Cooking Tips: Best Techniques for Frying Your Food

Fried Food at Mustard Seed Sentinel
Credit: Andy Hay

Best Techniques for Frying Your Food

by Joanne Troppello


Eating fried foods puts you at risk of heart disease and diabetes. Don’t take my word for it. Take the word of the Harvard School of Public Health.


HSPH completed a study and examined data from over 100,000 men and women from approximately 25 years.

In this study, led by research fellow, Leah Cahill, they found that any of the participants who ate fried food at least once a week, put themselves at greater risk of heart disease and both type 2 diabetes.


So, if you’ve been eating fried food, maybe now is the time to reevaluate your eating and cooking habits.


Focus one step at a time. After all, Rome wasn’t built in a day. Making lifestyle changes take time.


According to Barb Freda in her article, Fear of Frying, from the Costco Connection magazine, “Food fried right should not taste greasy. Fried at the correct temperature—365 F—food barely absorbs any oil.”


Techniques for Frying Food


1. Using a Deep Fryer


When using a deep fryer to fry food, make sure that all of your food and ingredients are ready before you start the deep fryer. It’s important that all of the oil does not boil before you add the food.


Using an oil, like peanut oil is recommended since this type has a “high smoking point and no cholesterol.”


On your journey to change your life, you can check out Ms. Freda’s article to find more tips on the right way to fry food.


2. Oil Selection


Choosing the right oil to fry your foods is important. As mentioned, peanut oil is a good choice. Extra virgin olive oil is a healthy oil since is has healthy fats and antioxidants. It has more unsaturated fatty acids such as omega-3’s which are important for heart and brain health. There is a floral scent to olive oil, so it might not be to everyone’s liking.


Avocado oil is also high in antioxidants and monosaturated fats. Canola oil is great for cooking and baking because of its neutral scent and the fact that it is low in saturated fats that can clog arteries. It is high in mono and polyunsaturated fats that are heart healthy.


3. Piece Uniformity


If you’re deep frying French fries, for example, try to make sure the potatoes are cut into similar fry sizes so that they will evenly cook in the same amount of time. If you don’t follow piece uniformity, it will take longer to cook bigger pieces.


4. Cooking Temperature


Make sure the cooking oil reaches 350 – 375 degrees Fahrenheit, which is the ideal temperature for frying food. If you fry a lot of food, you may want to purchase an oil thermometer to check the temperature during the cooking process.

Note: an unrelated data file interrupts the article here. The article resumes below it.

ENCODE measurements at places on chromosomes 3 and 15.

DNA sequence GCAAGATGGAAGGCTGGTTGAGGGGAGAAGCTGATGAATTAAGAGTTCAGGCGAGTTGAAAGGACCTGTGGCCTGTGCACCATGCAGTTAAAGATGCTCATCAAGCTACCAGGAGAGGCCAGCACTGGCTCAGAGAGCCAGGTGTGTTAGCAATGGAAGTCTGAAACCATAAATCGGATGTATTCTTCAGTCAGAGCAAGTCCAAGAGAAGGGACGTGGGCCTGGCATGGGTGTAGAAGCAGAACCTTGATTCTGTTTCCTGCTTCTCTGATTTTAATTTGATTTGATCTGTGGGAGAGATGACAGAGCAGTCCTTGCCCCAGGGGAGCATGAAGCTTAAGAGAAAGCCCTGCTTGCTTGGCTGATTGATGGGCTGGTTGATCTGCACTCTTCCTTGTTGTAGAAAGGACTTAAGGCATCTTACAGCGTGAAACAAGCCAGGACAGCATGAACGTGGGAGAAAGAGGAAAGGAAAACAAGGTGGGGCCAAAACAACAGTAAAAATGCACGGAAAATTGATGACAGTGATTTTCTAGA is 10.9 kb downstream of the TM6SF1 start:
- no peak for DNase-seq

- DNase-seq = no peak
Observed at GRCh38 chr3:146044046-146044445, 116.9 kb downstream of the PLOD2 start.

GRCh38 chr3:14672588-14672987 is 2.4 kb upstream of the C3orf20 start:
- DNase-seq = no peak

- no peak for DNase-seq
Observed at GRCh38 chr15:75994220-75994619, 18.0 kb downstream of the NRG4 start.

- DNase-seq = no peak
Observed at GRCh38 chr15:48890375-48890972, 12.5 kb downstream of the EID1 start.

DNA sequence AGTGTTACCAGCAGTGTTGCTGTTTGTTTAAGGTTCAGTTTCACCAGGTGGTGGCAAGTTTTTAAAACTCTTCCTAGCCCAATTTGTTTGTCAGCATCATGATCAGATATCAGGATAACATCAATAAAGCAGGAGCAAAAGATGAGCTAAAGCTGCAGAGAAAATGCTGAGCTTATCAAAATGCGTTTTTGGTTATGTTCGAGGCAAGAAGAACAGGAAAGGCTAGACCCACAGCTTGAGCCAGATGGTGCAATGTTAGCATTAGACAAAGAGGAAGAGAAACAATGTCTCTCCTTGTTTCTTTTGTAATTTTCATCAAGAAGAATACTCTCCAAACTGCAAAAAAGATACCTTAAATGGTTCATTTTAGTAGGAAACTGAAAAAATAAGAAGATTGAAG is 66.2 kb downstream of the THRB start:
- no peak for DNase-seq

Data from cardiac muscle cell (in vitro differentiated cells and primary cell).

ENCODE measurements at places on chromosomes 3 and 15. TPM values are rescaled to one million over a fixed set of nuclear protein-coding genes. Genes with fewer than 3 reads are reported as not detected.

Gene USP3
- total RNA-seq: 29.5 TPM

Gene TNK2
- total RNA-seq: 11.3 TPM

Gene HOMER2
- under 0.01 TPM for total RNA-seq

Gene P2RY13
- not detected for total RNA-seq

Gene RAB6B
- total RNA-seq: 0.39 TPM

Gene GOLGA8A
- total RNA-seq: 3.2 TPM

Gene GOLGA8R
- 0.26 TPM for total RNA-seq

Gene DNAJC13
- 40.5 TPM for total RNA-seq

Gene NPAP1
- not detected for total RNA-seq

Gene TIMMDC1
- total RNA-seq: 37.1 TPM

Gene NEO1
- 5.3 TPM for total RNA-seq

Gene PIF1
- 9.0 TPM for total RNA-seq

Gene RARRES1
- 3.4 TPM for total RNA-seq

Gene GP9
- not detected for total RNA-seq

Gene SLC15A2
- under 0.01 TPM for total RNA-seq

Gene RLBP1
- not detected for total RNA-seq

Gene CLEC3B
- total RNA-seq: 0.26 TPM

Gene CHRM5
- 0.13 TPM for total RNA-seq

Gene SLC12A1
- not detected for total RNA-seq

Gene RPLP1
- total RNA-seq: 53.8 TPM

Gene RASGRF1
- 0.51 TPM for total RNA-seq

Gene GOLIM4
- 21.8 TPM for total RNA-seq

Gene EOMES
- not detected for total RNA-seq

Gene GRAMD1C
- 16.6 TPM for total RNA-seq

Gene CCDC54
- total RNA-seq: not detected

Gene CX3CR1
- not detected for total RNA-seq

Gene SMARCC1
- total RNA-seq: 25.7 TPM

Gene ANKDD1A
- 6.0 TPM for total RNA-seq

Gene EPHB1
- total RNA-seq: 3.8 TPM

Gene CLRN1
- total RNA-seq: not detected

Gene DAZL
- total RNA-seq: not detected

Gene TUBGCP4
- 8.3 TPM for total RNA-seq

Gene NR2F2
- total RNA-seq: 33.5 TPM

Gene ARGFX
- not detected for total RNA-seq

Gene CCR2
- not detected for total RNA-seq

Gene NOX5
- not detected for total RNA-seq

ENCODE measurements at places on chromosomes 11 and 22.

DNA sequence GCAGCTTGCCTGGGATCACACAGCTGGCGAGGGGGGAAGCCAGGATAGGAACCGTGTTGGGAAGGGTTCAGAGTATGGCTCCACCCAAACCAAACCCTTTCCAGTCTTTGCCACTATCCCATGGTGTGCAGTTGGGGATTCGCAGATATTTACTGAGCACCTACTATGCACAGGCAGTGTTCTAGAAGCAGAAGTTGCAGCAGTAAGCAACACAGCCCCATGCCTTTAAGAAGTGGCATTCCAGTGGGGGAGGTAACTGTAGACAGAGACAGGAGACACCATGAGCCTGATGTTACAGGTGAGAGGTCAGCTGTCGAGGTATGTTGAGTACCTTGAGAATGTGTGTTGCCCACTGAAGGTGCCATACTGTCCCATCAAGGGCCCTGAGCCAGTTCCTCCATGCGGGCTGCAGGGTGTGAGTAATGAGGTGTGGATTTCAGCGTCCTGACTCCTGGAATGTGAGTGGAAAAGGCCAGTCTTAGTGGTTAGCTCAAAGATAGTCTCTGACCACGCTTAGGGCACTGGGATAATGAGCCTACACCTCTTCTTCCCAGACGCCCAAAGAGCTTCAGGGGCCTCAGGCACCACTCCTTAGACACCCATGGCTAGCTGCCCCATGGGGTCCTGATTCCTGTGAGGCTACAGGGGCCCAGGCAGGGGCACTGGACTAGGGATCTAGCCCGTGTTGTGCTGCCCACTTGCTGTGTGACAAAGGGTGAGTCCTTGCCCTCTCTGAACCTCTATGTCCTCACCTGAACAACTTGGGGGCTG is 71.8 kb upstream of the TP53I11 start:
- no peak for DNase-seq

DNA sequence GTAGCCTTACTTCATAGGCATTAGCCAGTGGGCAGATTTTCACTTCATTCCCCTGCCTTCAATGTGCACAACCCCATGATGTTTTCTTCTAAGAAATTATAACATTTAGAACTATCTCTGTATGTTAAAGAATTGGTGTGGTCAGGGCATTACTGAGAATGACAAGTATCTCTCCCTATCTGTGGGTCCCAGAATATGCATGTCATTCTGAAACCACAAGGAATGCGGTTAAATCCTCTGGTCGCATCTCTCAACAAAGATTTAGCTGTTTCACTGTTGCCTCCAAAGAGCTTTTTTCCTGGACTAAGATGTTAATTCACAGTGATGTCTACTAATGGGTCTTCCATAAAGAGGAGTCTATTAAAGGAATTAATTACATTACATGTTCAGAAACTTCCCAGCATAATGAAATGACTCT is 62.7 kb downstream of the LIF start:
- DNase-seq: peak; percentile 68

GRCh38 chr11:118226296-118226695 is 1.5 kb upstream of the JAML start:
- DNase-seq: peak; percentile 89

If you don’t have access to an oil thermometer, you can put a bread cube into the oil and check for it to brown. If it gets brown within 60 seconds, the oil is at the right frying temperature.


5. Manage the Frying Area


Never fill the deep fryer or frying pan with too much food at one time. Doing that can cause the fried food to become too greasy or get soggy. The oil temperature can be negatively affected if you place too much food in the cooking oil.


Water is not the friend of hot cooking oil. Pat dry all of the food before placing it in the hot oil. Use a tong to place the food in the oil. However, go slowly and don’t just drop the food in.


By holding the food pieces one at a time under the oil with the tong for five seconds, you can avoid food from sticking to each other. Additionally, you can create a nicer crunchy outer layer.


6. Salt and Hot Oil Don’t Mix


When cooking, I add salt, spices, and seasoning to meats and vegetables. However, it’s important to note that you should not add salt to the food prior to putting it into the deep fryer or frying pan—otherwise, you’ll likely get splattered with hot oil.


Keep a plate or tray covered with a paper towel to soak up excess oil. Then add salt, spices, or seasoning once you remove the food from the fryer or pan and place it on the plate. Do this right after taking the food out so it increases the chances of the salt, spices, or seasoning staying on the food.


Mostly, I sauté food with olive oil or use olive oil when baking potatoes and vegetables in the oven. I like making French fries by baking thinly sliced potatoes with olive oil and seasoning. I usually don’t use our deep fryer much. We usually just use it for making Zeppolis during the holidays.


Do you like to fry food or eat fried food?

About the Author


Joanne Troppello Publisher of Mustard Seed Sentinel

Joanne Troppello is a published author of 3 inspirational fiction novels and the Publisher and Editor-in-Chief of Mustard Seed Sentinel. She has experience as a freelance writer in topics such as marketing, retail marketing, health and wellness, SEO and social media, travel and lifestyle, website content, recommendations for apps, and content for blogs. Visit her Amazon Author Page for more information regarding her books. Connect on Twitter. Read more about Mustard Seed Sentinel here.


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